Sunday, January 04, 2015
But the time in between was different: the early pioneers started getting frozen out in the 1940s, and no cartoons by women appeared at all in the New Yorker from 1959 to 1973, which is frankly appalling when you realize it. There are potential explanations -- the New Yorker went more political in the post-war years, the cartooning world was shifting to the more lascivious cartoons of Esquire and then Playboy, the culture pretty explicitly drove women to marriage and motherhood and domesticity right after WWII -- but there clearly was some element of choice on the part of William Shawn (editor-in-chief) and James Geraghty (art editor) in those years, and they chose to entirely exclude women. And they should definitely be judged based on that choice.
That story, in all three parts, is told well by cartoonist Liza Donnelly in her 2005 book Funny Ladies, published to celebrate the 80th anniversary of the magazine. At that point, Donnelly had been selling cartoons to the magazine for more than twenty-five years, so she knew the modern players well and had great access to dig into the histories of that earlier period. Donnelly likes and respects the New Yorker, so she somewhat soft-pedals the appalling middle of that history, but it is a big hole in the middle of the history she tells here: women were unwelcome at the New Yorker for almost a third of its run.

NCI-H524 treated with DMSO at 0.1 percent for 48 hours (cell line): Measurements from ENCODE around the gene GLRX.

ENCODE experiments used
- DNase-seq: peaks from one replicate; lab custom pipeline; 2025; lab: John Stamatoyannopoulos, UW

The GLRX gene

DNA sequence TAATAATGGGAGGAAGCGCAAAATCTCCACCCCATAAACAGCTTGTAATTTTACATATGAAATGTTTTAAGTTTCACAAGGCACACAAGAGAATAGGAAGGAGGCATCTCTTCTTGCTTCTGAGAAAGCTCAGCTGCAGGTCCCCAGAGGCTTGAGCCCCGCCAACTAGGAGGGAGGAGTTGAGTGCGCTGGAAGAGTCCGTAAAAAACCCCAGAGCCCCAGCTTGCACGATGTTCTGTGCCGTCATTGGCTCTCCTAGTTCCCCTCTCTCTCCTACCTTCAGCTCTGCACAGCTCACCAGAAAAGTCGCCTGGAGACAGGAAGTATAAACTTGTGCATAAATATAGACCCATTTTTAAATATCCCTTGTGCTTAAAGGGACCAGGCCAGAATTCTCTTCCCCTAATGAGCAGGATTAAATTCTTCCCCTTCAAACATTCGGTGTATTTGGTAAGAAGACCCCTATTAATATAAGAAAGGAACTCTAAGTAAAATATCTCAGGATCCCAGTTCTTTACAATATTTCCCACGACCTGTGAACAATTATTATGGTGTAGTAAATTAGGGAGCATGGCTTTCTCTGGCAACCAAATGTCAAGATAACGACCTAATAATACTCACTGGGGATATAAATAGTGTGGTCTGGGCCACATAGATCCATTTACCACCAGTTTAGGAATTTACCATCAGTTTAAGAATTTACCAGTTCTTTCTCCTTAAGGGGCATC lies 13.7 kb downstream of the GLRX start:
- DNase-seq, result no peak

Donnelly, though, primarily wants to celebrate and appreciate the great work by that long list of women who did cartoon for the New Yorker -- contemporaries like Carolita Johnson and Marisa Acocella Marchetto and Kim Warp, early voices like Nancy Fay and Nora Benjamin and Alice Harvey, quirky standouts of the Lee Lorenz era like Nurit Karlin and Ann McCarthy and Hughette Martel -- and so her book combines the through-line of the magazine (editorial changes, the changes in captioning policy and style) with thumbnail sketches of the work and careers of all of those women cartoonists, in as much detail as she could find out and would fit. She gets in at least one cartoon by each woman cartoonist, with several for the major names like Hokinson, Petty, and Chast (and herself, of course), but Funny Ladies is primarily an illustrated narrative, not just a book of cartoons.
There are a lot of talented women to celebrate here -- and that three-part story has some very obvious lessons for women and feminism and the importance of keeping pushing forward -- which makes Funny Ladies into a thoroughly engrossing book to read. And Donnelly is the absolutely perfect woman to tell this story.